There was a tremendous snowstorm the day my parents left southwestern Ontario and arrived at their new home in Ottawa. The ‘new home’ excitement faded as soon as they were inside and found the furnace wasn’t working.
That night our new neighbourhood rallied around us—someone shoveled the driveway and another family welcomed us into their home for the night.
My parents had no relatives in Ottawa so, growing up, our neighbours became our extended family. They mended us when we were hurt, hosted barbecues and bike parades, let us drink from the hose and run wild.
We didn’t know where the adults in our lives worked or what made them laugh, but they were part of our childhood. Those people who we saw every day and scolded us for running through flower beds also came to our weddings. They were a vital part of the village that raised us.
They are my parents’ people.
When I became a mother, I knew that I wanted my husband and I to have a village, just like my parents. We were starting anew in the area and had no family to help us when we were feeling overwhelmed; we had no social support and knew very little about the local community.
We did know that we wanted our little ones to grow up in a place where they know who lives in the houses around them and where those neighbours are their safety net. Happily, we’ve found our village and they’ve become the people that we love and rely on.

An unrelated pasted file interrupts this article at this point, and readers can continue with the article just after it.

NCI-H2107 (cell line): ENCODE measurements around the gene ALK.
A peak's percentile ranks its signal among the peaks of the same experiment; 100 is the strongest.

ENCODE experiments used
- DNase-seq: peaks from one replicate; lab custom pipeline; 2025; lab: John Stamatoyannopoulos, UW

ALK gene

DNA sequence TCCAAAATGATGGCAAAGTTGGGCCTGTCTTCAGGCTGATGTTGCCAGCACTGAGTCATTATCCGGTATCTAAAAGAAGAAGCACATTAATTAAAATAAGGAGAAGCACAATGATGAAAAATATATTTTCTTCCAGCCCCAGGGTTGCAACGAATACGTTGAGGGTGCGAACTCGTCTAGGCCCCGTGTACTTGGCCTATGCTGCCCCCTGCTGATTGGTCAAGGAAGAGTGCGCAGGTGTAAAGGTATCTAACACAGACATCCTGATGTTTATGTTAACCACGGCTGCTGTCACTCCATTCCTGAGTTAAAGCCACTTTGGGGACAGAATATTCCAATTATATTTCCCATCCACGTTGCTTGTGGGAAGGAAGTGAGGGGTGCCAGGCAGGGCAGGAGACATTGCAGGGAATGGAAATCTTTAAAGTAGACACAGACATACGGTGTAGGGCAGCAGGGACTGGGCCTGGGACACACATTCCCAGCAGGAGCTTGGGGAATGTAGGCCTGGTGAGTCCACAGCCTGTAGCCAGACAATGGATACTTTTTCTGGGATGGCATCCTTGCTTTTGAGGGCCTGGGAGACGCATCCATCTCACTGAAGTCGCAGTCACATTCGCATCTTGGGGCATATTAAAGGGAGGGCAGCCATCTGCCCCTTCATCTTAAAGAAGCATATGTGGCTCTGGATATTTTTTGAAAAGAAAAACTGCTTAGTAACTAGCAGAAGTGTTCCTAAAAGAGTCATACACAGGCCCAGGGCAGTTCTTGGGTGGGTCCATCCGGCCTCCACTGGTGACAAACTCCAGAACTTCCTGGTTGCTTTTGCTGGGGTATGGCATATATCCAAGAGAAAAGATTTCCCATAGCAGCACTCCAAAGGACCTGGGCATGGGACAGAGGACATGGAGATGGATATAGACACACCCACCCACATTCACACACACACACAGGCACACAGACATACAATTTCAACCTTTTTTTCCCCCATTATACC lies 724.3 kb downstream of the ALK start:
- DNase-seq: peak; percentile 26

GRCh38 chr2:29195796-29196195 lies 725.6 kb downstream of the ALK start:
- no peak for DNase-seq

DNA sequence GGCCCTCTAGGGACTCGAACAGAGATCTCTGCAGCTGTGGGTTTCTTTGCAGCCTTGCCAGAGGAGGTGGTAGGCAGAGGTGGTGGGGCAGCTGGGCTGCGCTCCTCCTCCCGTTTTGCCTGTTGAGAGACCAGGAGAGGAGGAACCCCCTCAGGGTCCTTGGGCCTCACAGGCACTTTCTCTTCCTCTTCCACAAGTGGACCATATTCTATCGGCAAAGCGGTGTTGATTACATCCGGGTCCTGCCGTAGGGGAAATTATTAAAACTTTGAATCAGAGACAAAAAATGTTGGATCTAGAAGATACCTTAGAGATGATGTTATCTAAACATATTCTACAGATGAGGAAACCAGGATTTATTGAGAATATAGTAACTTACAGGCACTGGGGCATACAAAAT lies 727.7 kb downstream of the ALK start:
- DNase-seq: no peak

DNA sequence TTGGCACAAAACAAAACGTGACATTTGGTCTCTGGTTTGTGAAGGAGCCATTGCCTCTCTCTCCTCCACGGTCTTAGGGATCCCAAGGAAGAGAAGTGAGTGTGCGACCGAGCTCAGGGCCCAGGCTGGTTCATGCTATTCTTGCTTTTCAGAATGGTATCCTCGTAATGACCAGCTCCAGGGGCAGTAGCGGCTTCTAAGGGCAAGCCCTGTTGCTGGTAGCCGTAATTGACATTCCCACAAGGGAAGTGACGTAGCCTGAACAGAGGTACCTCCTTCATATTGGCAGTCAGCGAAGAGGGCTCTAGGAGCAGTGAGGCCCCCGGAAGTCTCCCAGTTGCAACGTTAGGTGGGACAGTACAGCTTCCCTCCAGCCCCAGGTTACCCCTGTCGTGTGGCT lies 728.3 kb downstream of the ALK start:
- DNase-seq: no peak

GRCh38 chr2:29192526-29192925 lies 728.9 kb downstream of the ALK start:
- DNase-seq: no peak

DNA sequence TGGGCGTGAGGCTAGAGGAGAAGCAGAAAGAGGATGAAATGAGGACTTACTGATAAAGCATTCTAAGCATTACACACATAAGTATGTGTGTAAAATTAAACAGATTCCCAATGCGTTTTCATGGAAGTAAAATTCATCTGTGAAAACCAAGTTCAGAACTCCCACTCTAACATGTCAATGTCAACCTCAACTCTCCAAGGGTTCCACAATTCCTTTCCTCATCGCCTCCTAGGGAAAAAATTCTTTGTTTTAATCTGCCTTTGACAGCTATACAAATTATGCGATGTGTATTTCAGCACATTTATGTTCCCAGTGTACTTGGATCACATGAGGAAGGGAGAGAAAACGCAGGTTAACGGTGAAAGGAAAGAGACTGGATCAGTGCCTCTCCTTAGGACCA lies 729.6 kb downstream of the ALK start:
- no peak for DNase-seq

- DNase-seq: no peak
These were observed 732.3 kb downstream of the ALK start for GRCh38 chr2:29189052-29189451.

They’re our people.
Over here children ride bikes, have sleepovers, make mud kitchens and only come home when the solar lights turn on. Our friends have campfires and parties, we hand down clothes and text each other every day.
Our village has babysat my kids in emergencies, carpooled, and walked them to school every day for years. They have included the kids in events, bought their handmade puppets and taken in my toddler when I was rushed to the hospital. One family encouraged me to give my kids more independence, one family coaxed them to love broccoli and someone even taught my kid to whittle.
I started a parenting group for the neighbourhood to connect new parents, because I wanted to share that community connection I have with others.
Over the past year, my friends and I have stayed connected by texting each other. The kids stay connected in small numbers through distanced outside play, but a relationship that has almost entirely disappeared is that feeling of a village.
COVID-19 has asked us to no longer let my friend’s kids in our homes. We can’t let them use our bathrooms or let our kids plan sleepovers, we no longer have potlucks and it even feels strange to chat with people as they walk by. We have missed our beloved Porch Party, camping trips and many, many birthday parties.
There have been positives in being housebound too. Our incredibly busy lives of sports, music and lessons have come to a full stop. Our neighbours have been helping each other.
As we sit in our lockdown homes, listing off the places we’ll visit and restaurants we’ll frequent, let’s ease at the thought of planning meals and running errands with the people that will be our safety net in years to come.
Laura McBride is a resident of downtown Kitchener, photographer and artist. She is a passionate community builder and one of the creative forces behind the Hohner Ave Porch Party and Central Fairies-Fairy Doors.
Find her @CentralFairies.